We Are Marshall
Cast: Matthew Fox, Matthew McConaughey, David Strathairn
e Are Marshall is a football movie directed by McG. That sentence should burrow into your guts and nest in your loins. If it doesn’t, read on.
We Are Marshall is a football movie directed by McG (creator of the short-lived 2002 television show “Fastlane,” which featured Bill Bellamy as undercover police officer Deaqon “Deaq” Hayes) and based on the true story of a Marshall University football team that died in an airplane crash in 1970. In the wake of local tragedy, new coach Jack Lengyel must restore the university’s depleted program, leading the grieving West Virginian locals toward a Small Town Americana Promised Land that tastes of restored competence, cool like milk and sweet like honey. Alpha-male Matthew McConaughey shoulders this responsibility in a performance that is two parts pants-charmer and one part seer-sucking Moses.
But like Moses, Coach is ultimately unable to bring home the bacon. Marshall wins only nine games during Lengyel’s four-year tenure. This humiliating reality suits McG’s manipulative sensationalism, manifested in a litany of pungent team-spirit chants (“Earn your stripes,” one of the only surviving members of the varsity squad commands his unseasoned teammates). Thanks to unearned zeal, each and every testosterone-soaked heart-to-heart fails to inspire.
In order for We Are Marshall to provide a genuine emotional impact, it’s crucial that the filmmakers make palpable the loss incurred and pain suffered by those affiliated with the deaths. McG and company fail to do so; therefore, the story proceeds with little at stake. The artistic team should, however, be commended for servicing the relationships between the characters on the field. This admirable approach is probably a bit of a risk in such a movie. Ironically, it is these character explorations that facilitate a sap-happy schlock-fest and prohibit the film from being, well, anything more than mildly embarrassing.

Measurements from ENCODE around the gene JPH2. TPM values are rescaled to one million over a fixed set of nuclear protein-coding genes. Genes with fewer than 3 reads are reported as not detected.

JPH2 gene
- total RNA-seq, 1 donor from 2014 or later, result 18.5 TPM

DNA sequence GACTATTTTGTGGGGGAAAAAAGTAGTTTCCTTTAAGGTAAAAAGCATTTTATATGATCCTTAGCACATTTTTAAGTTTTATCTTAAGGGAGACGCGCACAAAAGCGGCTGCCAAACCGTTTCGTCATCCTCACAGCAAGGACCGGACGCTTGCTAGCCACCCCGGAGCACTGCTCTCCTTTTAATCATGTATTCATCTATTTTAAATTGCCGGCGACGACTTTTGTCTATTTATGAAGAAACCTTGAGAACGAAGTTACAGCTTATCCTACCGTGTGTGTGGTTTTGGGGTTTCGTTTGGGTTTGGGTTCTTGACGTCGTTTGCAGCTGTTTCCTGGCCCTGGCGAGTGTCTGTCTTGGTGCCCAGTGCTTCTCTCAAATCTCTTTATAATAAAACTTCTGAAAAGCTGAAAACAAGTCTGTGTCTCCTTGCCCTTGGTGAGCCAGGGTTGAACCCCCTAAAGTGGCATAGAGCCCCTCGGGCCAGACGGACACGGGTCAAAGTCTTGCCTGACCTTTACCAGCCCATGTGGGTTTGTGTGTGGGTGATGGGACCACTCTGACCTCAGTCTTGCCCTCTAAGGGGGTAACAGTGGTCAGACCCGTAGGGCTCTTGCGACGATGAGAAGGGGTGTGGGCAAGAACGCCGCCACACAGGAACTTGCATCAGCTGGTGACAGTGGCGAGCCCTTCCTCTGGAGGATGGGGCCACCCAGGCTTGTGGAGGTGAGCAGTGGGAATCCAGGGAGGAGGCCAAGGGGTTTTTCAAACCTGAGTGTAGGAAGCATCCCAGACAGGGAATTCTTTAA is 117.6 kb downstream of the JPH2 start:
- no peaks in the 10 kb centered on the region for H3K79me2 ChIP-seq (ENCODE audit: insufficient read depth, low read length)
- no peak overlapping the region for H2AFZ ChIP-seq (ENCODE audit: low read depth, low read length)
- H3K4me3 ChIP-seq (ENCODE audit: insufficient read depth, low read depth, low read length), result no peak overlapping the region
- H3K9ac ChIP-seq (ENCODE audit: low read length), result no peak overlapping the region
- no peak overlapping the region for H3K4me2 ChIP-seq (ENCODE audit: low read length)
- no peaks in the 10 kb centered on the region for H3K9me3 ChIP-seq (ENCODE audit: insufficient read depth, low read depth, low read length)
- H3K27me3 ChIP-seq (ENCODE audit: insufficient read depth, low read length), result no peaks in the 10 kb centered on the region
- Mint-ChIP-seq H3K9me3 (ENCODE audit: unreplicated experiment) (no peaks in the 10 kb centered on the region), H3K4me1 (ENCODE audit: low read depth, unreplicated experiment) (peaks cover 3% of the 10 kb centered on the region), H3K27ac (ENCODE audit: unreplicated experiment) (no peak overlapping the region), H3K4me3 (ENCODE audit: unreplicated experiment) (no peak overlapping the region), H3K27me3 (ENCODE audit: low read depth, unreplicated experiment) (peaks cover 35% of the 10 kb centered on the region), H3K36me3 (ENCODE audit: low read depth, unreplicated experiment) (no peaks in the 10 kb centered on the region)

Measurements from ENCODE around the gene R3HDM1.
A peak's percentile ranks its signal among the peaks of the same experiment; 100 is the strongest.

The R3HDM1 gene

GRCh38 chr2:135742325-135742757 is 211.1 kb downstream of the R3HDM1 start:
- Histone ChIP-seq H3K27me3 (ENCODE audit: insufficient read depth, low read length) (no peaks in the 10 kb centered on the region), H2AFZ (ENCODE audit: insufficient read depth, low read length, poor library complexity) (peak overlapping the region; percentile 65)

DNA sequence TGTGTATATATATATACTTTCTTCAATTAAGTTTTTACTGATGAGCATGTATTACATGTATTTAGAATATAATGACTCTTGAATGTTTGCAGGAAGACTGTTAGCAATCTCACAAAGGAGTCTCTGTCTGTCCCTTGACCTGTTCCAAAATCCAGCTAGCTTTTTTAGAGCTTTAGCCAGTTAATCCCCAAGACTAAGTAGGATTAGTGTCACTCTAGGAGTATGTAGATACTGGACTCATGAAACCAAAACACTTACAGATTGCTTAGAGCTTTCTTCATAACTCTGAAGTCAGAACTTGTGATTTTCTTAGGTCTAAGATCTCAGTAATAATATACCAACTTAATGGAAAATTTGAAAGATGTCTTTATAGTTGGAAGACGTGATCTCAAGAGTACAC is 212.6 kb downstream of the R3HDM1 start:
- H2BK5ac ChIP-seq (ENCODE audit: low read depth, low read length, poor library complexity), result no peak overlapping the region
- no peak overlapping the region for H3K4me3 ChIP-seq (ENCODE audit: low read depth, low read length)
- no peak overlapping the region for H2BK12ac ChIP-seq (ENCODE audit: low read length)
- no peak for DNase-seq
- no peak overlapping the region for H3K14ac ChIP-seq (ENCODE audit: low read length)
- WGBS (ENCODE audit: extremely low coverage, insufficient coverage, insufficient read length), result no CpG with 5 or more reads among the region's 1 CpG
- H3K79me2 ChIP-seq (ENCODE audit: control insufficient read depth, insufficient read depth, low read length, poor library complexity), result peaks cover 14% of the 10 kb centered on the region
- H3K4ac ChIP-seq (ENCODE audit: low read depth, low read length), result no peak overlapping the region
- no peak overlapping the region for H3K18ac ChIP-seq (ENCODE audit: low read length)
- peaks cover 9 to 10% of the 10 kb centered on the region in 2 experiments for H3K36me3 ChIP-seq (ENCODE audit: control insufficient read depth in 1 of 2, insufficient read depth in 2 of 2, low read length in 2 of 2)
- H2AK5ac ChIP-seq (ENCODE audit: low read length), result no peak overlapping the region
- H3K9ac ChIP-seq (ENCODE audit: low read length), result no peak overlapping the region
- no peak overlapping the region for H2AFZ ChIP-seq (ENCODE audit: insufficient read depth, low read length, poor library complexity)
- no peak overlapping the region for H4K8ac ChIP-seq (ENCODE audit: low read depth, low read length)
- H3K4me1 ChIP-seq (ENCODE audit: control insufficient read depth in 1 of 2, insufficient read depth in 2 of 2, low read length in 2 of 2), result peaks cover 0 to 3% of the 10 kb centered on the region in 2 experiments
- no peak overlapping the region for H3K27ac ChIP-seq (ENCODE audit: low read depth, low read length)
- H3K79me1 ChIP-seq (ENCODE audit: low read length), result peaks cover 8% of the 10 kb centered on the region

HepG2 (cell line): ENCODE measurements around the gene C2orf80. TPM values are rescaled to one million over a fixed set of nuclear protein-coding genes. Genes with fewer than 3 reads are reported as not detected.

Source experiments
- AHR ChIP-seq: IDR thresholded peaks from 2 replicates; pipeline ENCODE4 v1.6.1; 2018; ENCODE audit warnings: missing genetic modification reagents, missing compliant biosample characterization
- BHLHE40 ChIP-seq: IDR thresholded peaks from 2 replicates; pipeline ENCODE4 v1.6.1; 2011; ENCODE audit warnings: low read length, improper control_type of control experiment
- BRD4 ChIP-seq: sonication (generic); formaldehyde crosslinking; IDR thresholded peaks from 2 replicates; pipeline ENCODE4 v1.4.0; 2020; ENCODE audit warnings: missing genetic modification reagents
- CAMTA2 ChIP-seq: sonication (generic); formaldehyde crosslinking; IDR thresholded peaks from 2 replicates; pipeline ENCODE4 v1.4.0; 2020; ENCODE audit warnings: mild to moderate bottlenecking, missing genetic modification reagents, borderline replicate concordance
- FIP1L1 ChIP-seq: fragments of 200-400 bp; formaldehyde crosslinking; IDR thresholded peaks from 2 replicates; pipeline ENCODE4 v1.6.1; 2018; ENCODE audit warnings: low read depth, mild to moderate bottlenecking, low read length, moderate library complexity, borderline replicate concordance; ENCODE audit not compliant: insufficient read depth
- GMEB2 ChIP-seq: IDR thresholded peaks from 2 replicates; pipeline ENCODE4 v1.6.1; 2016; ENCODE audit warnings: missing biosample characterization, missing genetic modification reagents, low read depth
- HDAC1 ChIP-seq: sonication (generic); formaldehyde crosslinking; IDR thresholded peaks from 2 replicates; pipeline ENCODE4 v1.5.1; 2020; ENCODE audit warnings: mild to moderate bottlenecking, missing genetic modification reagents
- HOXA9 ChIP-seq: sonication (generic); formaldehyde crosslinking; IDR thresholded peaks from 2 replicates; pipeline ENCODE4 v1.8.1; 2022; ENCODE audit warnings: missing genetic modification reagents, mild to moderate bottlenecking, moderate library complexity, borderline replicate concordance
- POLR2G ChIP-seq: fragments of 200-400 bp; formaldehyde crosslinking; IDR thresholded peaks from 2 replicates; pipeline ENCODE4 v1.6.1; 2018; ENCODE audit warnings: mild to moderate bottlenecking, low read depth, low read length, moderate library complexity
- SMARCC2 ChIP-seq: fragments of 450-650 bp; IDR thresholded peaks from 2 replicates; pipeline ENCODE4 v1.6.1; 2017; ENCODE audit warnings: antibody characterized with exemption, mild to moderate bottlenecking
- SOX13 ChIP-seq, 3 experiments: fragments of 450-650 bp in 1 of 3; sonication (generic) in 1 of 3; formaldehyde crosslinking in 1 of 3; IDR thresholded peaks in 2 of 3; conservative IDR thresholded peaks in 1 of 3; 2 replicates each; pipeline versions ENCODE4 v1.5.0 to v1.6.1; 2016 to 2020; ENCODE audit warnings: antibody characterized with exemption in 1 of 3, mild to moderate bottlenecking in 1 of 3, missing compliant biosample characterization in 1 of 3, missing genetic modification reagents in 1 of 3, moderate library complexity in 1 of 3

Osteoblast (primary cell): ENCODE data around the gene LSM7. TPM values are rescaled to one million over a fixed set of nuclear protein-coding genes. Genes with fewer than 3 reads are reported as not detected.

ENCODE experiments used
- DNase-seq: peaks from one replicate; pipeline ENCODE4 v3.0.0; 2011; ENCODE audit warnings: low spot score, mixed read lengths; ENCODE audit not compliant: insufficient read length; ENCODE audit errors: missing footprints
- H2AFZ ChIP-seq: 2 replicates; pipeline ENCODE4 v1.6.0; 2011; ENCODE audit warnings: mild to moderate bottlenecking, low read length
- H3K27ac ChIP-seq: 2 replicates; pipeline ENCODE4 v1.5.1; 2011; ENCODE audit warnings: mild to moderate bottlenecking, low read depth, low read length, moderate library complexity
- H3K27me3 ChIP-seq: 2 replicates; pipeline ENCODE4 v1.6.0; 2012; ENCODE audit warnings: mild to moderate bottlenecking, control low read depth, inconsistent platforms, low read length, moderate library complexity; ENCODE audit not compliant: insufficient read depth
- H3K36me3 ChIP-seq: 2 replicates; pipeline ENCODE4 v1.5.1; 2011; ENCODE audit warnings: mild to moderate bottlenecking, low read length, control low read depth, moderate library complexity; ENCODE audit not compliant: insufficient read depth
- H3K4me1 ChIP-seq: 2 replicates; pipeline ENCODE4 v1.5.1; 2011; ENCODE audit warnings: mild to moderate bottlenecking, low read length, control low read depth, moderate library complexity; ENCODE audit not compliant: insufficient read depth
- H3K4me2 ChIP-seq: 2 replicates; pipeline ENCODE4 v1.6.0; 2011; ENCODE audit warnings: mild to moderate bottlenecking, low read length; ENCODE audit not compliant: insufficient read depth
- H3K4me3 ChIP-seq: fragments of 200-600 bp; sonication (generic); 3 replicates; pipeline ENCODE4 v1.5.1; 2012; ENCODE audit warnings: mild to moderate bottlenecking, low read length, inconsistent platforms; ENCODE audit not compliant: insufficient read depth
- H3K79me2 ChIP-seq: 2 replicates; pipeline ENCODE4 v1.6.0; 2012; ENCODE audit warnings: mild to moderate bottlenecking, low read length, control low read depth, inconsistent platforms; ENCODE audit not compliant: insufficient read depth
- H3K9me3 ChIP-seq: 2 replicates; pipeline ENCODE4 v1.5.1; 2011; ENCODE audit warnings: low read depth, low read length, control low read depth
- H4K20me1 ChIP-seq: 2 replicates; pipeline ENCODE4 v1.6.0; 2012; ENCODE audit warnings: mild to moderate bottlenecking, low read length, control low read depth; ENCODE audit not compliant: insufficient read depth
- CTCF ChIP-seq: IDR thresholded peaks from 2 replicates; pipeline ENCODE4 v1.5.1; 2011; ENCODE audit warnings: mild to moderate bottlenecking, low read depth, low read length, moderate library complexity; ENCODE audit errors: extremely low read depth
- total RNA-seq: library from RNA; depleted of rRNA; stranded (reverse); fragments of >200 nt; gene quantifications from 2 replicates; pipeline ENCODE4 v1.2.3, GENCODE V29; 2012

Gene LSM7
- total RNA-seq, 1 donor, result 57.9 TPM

We Are Marshall is at its best when, diverting from the heavy-handed messiness, it instead focuses on the field. Smarmy McConaughey generates restrained excitement and he seems to be having a genuinely good time as he blows his whistle from the sidelines, yells out indecipherable football jargon in a southern twang, and slaps some ripe 18-year-old ass.
In many ways, We Are Marshall is emblematic of the worst aspects of filmmaking. Here we have Warner Brothers exploiting an unfathomable tragedy in order to (presumably) turn a profit. If I am wrong in my presumption and it is in fact their intention to honor the memory of the students and faculty who lost their lives way back in 1970, why wait 36.9 years to do so? Tsk, tsk.
The underdog sports film has always been a viable and reliable commodity by Hollywood standards (recent successes include Friday Night Lights, Glory Road, and Invincible). We Are Marshall is one more cliché-ridden example of this trend, likely to be forgotten by all but those directly affected by the Marshall Tragedy, who would be better off pouring salt in their old wounds than have them licked by McG.
We Are Marshall is currently playing in wide release.
By: Frank Rinaldi
Published on: 2007-01-03